I don’t know if Hiser or an EPA staffer wrote the captions for the pictures. I’ll let them tell the story. All photos by David Hiser, all courtesy National Archives.

Caption for top picture: “BASIC BUILDING BLOCK OF EXPERIMENTAL HOUSING BEING BUILT OF EMPTY STEEL BEER AND SOFT DRINK CANS NEAR TAOS, NEW MEXICO. A TOTAL OF EIGHT CANS WEIGHING 14 OUNCES ARE WIRED TOGETHER AND PLACED IN MORTAR IN THE OUTSIDE WALLS AT A COST OF 15 CENTS PER UNIT. SIX CANS ARE EVIDENT IN THE PICTURE. THE OTHER TWO CANS HAVE BEEN FLATTENED AND PLACED BETWEEN THE UPRIGHT AND HORIZONTAL CANS TO ACT AS WEATHER STRIPPING AND TO PREVENT AIR FLOW THROUGH THE WALLS. A MACHINE COULD BE DESIGNED TO MAKE THE UNITS AT A SHARPLY REDUCED COST.” [ARC Identifier 556616]

15-1059a 556631

15-1046a  556618

“THE INSIDE WALLS ARE BUILT WITH CANS IN THE POSITION SHOWN. THE OUTSIDE WALLS ARE CONSTRUCTED USING AN EIGHT CAN UNIT AS A BUILDING BLOCK” [ ARC Identifier 556618, 55631]

“FIRST EXPERIMENTAL HOUSE COMPLETED NEAR TAOS, NEW MEXICO USING EMPTY STEEL BEER AND SOFT DRINK CANS. THE HOUSE WAS BUILT USING CURVED WALLS BECAUSE THEY HAVE MORE STRENGTH, RESULTING IN PIE-SHAPED INTERIOR ROOMS. THERE IS A LAWN ON THE ROOF BELOW THE OVERHANG AT THE TOP OF THE STRUCTURE. RE-CYCLED PAPER PULP IS USED TO COVER THE CEILING OF THE INTERIOR. LATER HOMES WERE BUILT WITHOUT CURVED WALLS AFTER THE DESIGNER FOUND THE CANS WOULD SUPPORT MUCH MORE WEIGHT THAN THEY WOULD HAVE TO BEAR. UNIVERSITY TESTS LATER SUBSTANTIATED HIS FINDING.” 06/1974 [ARC Identifier 556623]

15-1051a15-1053a

“LAWN ON THE ROOF IS ONE OF SEVERAL UNUSUAL ASPECTS OF THIS EXPERIMENTAL HOUSE BUILT NEAR TAOS, NEW MEXICO, USING EMPTY STEEL BEER AND SOFT DRINK CANS. THE LAWN REQUIRES DAILY ATTENTION BECAUSE OF THE DRY ENVIRONMENT. A DOOR IN THE GLASSED-IN SECTION IN THE BACKGROUND GIVES ACCESS TO A BALCONY OVERLOOKING THE LIVING ROOM WHICH IS PIE-SHAPED. THE HOUSE, THE FIRST TO BE BUILT WITH CAN CONSTRUCTION, WAS MADE CIRCULAR WHICH GIVES THE WALLS ADDED STRENGTH. THE ROOF IS USED FOR SUN BATHING AND ENTERTAINING.” [ARC Identifier 556625]

15-1047a 556619“ARCHITECT AND EXPERIMENTAL HOUSE BUILDER MICHAEL REYNOLDS LIVES IN THIS STRUCTURE WHICH IS A COMPENDIUM OF HIS EXPERIMENTS IN THE FIELD, NEAR TAOS, NEW MEXICO. THE LEFT PORTION OF THE STRUCTURE WITH THE PYRAMID-SHAPED ROOF HAS BEEN BUILT USING EMPTY STEEL BEER AND SOFT DRINK CANS. THE SLOPING WALL AT ITS BASE IS A SOLAR HEAT COLLECTOR. REYNOLDS HAS BUILT ENTIRE HOMES FROM THE CANS, AND REPORTS THEY CAN BE BUILT AS MUCH AS 20% CHEAPER THAN CONVENTIONAL HOUSING.” 06/1974 [ARC Identifier 556619]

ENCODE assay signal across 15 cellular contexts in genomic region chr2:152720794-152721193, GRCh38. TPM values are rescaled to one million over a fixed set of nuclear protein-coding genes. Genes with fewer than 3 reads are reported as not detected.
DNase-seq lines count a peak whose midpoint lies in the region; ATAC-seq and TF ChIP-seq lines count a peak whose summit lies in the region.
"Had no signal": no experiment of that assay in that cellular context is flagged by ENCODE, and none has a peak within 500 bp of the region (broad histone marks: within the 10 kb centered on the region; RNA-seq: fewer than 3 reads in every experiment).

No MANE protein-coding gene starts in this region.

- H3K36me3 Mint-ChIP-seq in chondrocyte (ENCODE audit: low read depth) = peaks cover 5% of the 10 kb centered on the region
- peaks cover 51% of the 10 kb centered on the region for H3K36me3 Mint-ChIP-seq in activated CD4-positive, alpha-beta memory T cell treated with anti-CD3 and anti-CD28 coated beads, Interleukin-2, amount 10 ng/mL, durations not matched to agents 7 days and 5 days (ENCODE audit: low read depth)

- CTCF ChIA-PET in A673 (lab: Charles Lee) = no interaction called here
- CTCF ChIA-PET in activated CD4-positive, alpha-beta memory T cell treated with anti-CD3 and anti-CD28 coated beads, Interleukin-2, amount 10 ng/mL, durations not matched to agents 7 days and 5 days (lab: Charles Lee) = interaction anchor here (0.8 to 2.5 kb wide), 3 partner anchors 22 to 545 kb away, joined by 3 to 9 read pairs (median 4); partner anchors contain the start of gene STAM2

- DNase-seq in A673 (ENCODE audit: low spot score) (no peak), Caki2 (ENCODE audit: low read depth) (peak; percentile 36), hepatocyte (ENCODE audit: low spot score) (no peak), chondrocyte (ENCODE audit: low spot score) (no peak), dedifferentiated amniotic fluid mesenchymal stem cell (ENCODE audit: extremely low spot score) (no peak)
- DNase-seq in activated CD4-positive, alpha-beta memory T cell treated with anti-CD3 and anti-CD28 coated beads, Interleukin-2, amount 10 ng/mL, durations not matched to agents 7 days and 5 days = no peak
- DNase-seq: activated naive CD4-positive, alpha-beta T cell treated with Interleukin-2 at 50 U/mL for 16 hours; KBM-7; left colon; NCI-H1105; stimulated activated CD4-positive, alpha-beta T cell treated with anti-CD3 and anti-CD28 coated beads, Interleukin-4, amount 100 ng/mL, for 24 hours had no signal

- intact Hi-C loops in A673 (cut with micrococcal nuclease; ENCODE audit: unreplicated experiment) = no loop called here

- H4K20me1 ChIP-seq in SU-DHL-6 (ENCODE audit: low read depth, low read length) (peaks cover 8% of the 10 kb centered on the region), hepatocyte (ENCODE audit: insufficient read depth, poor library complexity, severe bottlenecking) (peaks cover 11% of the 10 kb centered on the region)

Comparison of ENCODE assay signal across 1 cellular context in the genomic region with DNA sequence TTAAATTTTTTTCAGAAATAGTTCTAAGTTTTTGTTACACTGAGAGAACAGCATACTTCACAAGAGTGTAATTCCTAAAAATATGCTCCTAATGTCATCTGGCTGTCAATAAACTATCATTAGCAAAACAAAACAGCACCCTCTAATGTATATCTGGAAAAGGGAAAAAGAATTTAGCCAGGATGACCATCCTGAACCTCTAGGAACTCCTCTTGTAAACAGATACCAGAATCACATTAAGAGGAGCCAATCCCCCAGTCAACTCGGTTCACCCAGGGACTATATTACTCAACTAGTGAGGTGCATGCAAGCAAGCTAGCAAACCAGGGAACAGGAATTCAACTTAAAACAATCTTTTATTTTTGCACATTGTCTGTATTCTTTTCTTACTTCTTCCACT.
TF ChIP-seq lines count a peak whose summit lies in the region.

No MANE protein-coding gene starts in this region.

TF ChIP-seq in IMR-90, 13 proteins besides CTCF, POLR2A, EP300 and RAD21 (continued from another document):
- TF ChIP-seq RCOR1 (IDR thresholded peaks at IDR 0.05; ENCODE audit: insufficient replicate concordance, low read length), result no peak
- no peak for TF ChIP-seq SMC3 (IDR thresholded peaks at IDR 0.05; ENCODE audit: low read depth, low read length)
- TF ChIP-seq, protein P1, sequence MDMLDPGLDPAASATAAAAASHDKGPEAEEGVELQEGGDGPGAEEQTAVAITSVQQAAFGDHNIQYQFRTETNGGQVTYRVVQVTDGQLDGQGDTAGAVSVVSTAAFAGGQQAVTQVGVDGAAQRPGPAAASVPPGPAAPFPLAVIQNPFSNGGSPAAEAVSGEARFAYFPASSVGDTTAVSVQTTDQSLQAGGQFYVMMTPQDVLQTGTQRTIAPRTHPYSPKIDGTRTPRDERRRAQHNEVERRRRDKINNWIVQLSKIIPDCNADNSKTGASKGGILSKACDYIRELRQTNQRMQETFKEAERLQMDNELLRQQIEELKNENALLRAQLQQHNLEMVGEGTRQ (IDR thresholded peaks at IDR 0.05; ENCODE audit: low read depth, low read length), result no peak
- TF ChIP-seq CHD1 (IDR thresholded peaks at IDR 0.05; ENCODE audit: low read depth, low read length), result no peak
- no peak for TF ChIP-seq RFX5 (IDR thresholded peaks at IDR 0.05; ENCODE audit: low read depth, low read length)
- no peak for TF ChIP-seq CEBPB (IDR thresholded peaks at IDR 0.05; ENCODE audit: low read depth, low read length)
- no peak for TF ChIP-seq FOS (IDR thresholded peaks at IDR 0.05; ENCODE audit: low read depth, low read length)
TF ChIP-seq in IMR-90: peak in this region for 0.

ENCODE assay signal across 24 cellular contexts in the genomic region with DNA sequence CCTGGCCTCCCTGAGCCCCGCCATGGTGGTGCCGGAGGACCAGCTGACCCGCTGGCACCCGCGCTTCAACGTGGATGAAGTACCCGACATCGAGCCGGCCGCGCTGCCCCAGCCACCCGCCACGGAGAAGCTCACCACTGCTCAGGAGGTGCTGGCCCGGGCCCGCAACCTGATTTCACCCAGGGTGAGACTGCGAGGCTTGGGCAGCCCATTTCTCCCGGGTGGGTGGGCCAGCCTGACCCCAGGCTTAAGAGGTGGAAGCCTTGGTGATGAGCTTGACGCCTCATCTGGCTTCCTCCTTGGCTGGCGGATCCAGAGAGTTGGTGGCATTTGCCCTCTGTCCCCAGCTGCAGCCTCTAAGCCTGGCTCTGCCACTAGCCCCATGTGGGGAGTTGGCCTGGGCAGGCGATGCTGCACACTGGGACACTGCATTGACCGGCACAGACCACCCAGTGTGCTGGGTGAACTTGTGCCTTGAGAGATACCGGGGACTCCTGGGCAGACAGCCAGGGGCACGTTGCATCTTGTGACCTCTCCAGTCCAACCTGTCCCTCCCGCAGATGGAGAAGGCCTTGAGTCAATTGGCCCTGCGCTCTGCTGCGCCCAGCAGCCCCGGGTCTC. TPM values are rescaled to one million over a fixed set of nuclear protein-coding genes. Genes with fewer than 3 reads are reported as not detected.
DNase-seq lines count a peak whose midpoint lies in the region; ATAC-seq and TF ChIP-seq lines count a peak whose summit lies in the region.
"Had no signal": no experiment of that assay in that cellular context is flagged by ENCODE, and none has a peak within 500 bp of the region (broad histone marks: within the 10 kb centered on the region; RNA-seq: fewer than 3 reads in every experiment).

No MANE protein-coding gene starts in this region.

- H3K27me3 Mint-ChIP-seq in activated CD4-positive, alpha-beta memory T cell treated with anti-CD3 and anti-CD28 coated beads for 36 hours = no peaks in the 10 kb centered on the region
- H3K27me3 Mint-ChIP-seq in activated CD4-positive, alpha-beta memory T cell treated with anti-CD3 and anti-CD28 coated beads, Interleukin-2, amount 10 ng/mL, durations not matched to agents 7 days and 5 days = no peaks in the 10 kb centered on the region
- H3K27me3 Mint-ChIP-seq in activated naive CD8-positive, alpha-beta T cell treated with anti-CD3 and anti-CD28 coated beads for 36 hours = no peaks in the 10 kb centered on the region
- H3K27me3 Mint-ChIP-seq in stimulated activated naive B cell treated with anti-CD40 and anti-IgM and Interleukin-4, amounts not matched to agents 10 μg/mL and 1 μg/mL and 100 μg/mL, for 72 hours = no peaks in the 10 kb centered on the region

556628“ANOTHER EXPERIMENTAL HOUSE MADE OF EMPTY STEEL BEER AND SOFT DRINK CAN CONSTRUCTION NEAR TAOS, NEW MEXICO. THIS HOUSE WILL BE PLASTERED WITH ADOBE LIKE THE OTHER HOMES IN THE AREA, BUT WILL HAVE COST UP TO 20% LESS, ACCORDING TO ARCHITECT MICHAEL REYNOLDS THE ROUNDED WALLS ARE LOAD BEARING AND ARE MADE WITH BUILDING BLOCKS OF EIGHT CANS. THE FLAT WALLS ARE NOT LOAD BEARING AND ARE BUILT WITH SINGLE CANS LAID HORIZONTALLY, END OUT, IN THE MORTAR.” 06/1974 [ARC Identifier 556628]

15-1048a 556620

“ARCHITECT AND EXPERIMENTAL HOUSE BUILDER MICHAEL REYNOLDS WHO LIVES NEAR TAOS, NEW MEXICO, IN THE PYRAMID-SHAPED ROOM WHERE HE SLEEPS. IT IS MODELLED EXACTLY AFTER THE GREAT PYRAMID IN EGYPT HE IS EXPERIMENTING WITH THE EFFECTS OF THE PYRAMID ON HUMAN CONSCIOUSNESS. HE IS KEEPING A JOURNAL OF HIS THOUGHTS AND EXPERIENCES, AND HOPES TO WRITE A BOOK ON THE SUBJECT.” 06/1974 [ARC Identifier 556620]

“CONSTRUCTION OF ONE OF THREE EXPERIMENTAL HOUSES BUILT FROM EMPTY BEER AND SOFT DRINK CANS. ALL ALU15-1066a  556638MINUM CANS ARE BEING USED IN THIS CONSTRUCTION … DESIGNER MICHAEL REYNOLDS IS USING THEM BECAUSE THEIR AVAILABILITY HAS INCREASED. AN UNSKILLED WORKER IS LAYING ONE OF TWO THICKNESSES OF CANS WHICH WILL BE SEPARATED BY A VERTICAL SHEET OF FOAM INSULATION. THE EXTERIOR WILL BE GLASS, UNPAINTED CONCRETE AND EXPOSED CANS.” 06/1974 [ARC Identifier 556638]

“…THE FINISHED FOUNDATION WITH UPRIGHT FORMS FOR POURING CONCRETE BEAMS.” 06/1974 [ARC Identifier 556636]

15-1064a  556636

“COMPLETED PICTURE OF THE EXPERIMENTAL ALL ALUMINUM BEER AND SOFT DRINK CAN HOUSE NEAR TAOS, NEW MEXICO. IT TOOK ABOUT 70,000 CANS TO COMPLETE THE TWO STORY STRUCTURE. THE CANS WERE LAID HORIZONTALLY IN TWO THICKNESSES, SEPARATED BY A VERTICAL SHEET OF FOAM INSULATION.” 01/1975 [ARC Identifier 556644]15-1072a 556644

“INTERIOR VIEW OF THE ALL ALUMINUM BEER AND SOFT DRINK CAN EXPERIMENTAL HOUSE NEAR TAOS, NEW MEXICO. THE OWNERS REPORT THE HOUSE SEEMS TO WORK WELL SO FAR AND GIVES THE FEELING OF BEING VERY SOLID. THE SOUTH FACING WINDOWS CAPTURE HEAT FROM THE SUN.” 01/1975 [ARC Identifier 556647]15-1075a   556647